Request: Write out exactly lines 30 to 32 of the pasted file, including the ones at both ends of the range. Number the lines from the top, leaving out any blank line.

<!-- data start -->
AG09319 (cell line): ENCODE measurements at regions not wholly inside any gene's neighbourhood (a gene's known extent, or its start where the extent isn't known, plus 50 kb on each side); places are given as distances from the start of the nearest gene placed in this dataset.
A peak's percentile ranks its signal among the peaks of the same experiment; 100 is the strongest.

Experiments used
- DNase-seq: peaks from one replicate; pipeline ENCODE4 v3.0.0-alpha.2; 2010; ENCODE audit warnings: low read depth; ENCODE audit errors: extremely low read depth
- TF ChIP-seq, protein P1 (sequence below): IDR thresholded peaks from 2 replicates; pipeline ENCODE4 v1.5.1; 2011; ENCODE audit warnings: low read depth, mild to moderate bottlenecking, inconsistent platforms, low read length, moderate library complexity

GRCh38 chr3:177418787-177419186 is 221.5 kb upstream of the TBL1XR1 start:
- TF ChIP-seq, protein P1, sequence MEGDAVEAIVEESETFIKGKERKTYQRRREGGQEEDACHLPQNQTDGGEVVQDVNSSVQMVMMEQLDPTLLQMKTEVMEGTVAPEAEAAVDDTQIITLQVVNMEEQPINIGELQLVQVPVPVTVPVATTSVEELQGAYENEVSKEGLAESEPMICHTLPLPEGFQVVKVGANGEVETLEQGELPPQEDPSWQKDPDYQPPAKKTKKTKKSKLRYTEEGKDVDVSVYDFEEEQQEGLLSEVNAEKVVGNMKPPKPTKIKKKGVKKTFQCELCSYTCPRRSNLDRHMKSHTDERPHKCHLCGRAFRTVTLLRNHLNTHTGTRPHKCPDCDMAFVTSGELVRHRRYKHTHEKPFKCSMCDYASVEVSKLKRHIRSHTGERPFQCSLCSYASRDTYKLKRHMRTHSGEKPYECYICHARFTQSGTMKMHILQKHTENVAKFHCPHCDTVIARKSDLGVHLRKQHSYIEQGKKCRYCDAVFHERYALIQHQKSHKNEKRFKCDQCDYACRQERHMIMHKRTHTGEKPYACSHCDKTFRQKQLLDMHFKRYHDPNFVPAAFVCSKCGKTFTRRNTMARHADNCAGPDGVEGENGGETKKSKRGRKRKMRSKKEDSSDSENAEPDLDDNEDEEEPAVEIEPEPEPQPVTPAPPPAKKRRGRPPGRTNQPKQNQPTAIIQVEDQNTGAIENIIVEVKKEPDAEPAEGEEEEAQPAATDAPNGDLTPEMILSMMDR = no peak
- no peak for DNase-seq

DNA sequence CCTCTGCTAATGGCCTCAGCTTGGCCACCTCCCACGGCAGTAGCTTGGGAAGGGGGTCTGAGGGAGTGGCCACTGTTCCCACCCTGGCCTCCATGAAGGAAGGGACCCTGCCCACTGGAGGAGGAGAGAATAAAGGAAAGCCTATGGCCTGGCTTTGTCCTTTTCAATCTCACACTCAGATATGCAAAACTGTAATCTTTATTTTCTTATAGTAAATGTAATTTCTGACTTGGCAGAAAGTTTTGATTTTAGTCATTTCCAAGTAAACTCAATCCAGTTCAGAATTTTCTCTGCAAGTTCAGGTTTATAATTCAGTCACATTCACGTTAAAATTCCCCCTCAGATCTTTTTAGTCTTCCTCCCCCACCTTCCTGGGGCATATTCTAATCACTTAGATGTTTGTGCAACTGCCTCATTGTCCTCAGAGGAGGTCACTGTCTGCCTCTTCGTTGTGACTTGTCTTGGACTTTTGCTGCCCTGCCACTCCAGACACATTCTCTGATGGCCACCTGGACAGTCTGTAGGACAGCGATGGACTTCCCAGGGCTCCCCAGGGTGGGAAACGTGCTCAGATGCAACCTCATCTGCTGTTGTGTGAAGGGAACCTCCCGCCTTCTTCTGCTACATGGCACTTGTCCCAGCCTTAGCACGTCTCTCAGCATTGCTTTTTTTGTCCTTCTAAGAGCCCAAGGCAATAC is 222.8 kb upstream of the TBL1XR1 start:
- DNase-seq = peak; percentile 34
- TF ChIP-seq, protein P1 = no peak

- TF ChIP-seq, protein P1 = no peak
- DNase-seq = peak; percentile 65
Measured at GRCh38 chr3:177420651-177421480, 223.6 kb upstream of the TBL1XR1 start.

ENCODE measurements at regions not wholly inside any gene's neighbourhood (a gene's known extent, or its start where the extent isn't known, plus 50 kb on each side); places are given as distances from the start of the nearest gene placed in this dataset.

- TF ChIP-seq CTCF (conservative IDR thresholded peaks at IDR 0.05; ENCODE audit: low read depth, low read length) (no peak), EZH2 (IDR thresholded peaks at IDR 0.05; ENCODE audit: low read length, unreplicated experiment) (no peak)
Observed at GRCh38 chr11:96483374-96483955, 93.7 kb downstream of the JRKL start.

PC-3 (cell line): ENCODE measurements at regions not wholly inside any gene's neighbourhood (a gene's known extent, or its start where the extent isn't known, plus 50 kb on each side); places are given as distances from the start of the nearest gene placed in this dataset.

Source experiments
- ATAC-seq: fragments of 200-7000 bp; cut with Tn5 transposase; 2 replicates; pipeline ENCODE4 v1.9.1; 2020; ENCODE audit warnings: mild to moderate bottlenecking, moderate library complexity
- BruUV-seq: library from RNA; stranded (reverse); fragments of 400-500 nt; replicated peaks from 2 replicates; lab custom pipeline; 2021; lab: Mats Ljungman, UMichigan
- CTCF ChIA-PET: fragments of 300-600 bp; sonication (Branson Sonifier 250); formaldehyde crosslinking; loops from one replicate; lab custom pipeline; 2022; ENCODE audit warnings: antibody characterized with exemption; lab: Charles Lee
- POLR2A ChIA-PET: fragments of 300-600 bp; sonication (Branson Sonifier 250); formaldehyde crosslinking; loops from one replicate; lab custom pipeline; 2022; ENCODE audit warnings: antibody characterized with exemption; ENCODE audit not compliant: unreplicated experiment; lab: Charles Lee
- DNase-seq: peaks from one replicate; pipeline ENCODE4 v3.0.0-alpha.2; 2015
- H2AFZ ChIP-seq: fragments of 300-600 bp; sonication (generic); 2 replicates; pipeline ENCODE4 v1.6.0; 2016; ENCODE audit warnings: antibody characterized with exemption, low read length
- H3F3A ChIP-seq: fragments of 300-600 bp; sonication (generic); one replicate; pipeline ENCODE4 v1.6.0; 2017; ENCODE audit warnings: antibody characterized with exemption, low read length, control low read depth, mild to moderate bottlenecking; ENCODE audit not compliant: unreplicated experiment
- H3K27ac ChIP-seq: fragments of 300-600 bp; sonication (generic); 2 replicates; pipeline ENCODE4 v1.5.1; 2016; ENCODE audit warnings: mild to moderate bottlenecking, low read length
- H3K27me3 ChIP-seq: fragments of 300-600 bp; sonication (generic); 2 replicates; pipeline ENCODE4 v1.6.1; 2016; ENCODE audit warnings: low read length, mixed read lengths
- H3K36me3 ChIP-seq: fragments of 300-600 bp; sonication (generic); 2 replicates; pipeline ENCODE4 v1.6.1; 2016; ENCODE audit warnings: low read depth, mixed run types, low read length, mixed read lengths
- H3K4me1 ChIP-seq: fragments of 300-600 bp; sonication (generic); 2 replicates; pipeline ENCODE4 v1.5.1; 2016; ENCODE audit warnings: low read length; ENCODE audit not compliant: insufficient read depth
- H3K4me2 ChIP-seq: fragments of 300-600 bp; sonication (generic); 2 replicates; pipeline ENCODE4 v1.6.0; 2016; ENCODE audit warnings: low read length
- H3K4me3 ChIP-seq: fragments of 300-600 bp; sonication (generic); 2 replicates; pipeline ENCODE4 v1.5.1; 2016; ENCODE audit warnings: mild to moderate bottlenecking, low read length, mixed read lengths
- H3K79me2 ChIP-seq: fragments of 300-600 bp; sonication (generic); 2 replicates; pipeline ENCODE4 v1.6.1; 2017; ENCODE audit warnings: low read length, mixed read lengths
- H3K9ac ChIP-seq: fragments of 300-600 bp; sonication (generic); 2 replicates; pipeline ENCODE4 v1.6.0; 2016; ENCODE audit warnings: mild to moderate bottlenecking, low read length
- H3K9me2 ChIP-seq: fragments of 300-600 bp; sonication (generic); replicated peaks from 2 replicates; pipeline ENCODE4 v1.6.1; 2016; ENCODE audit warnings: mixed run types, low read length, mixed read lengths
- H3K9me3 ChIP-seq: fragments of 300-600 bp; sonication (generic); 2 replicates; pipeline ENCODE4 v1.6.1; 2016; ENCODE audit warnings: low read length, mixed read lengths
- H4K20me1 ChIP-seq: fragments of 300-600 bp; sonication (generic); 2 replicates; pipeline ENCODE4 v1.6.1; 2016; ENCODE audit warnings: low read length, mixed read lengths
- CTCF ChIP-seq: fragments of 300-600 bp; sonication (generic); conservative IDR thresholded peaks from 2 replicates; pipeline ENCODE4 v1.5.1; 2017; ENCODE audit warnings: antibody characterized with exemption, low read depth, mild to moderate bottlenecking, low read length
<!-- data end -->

- H3K4me1 ChIP-seq: fragments of 300-600 bp; sonication (generic); 2 replicates; pipeline ENCODE4 v1.5.1; 2016; ENCODE audit warnings: low read length; ENCODE audit not compliant: insufficient read depth
- H3K4me2 ChIP-seq: fragments of 300-600 bp; sonication (generic); 2 replicates; pipeline ENCODE4 v1.6.0; 2016; ENCODE audit warnings: low read length
- H3K4me3 ChIP-seq: fragments of 300-600 bp; sonication (generic); 2 replicates; pipeline ENCODE4 v1.5.1; 2016; ENCODE audit warnings: mild to moderate bottlenecking, low read length, mixed read lengths